No individual can really afford a house or an apartment on a public servant’s salary, yet having a residential unit, preferably an apartment is a must, whatever his grade on the same concept as the army housing scheme for every public servant, uniformed or civilian. When the person completes the mandated service requirement, this must be guaranteed commensurate to the rank on retirement. Ten per cent of the salary should be deducted right from the start of their career irrespective of grade. The state must pay the balance remaining the construction cost, not through commutation of pension.

A retired person can survive on his full pension without being forced to live hand-to-mouth. Houses should be given only to Grade 22 or above, everyone else must get an apartment. The apartment units cannot be allowed to be sold for at least five years, however the individual can draw a loan to meet family compulsions, eg marriage of children, education, etc. And they should only be given apartments of several categories, with each category having minimum two, three and maximum four bedrooms configurations.

The state should plan new futuristic village-type townships near all towns and cities so that retired public servants can opt to live near their permanent homes. The annual requirement for retirees would be anything between 75000 - 100000 units, maybe even more.

The construction boom because of “housing starts” will fuel a tremendous economic activity in the country. With planned housing, quality infra-structure of water, sewerage, electricity, transportation, education, sports and medical facilities, etc should also be futuristic. Construction contracts must be given out to the private sector. Financial institutions and insurance companies can make the scheme more attractive and far more economically viable.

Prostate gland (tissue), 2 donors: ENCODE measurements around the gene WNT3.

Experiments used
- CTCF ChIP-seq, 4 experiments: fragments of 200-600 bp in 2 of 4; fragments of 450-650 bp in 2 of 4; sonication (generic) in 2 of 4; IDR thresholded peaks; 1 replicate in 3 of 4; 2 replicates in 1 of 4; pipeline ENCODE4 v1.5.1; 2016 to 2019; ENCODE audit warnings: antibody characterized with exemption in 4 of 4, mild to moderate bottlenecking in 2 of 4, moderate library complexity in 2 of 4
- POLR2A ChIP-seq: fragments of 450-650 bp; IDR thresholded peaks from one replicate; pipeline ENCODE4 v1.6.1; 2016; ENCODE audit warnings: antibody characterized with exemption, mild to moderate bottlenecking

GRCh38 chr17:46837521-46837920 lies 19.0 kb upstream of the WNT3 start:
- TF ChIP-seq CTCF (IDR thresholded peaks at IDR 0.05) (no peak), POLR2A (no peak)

The economic activity generated will be a force multiplied by the services sector which will develop in the townships. With a roof ensured over his head on retirement, the public servant can devote his energies to achieve the reality of good governance this nation badly craves for.

There is an all-important caveat; anybody found indulging in corruption should be deprived of this “carrot”. The stick should be severe punishment to ensure honesty is the touchstone of this scheme. That “Sword of Damocles” of gambling a commensurate roof over their heads on retirement would be enough “incentive” for public servants to stay honest through their career.

The writer is a defence and political analyst. Email: isehgal@pathfinder9.com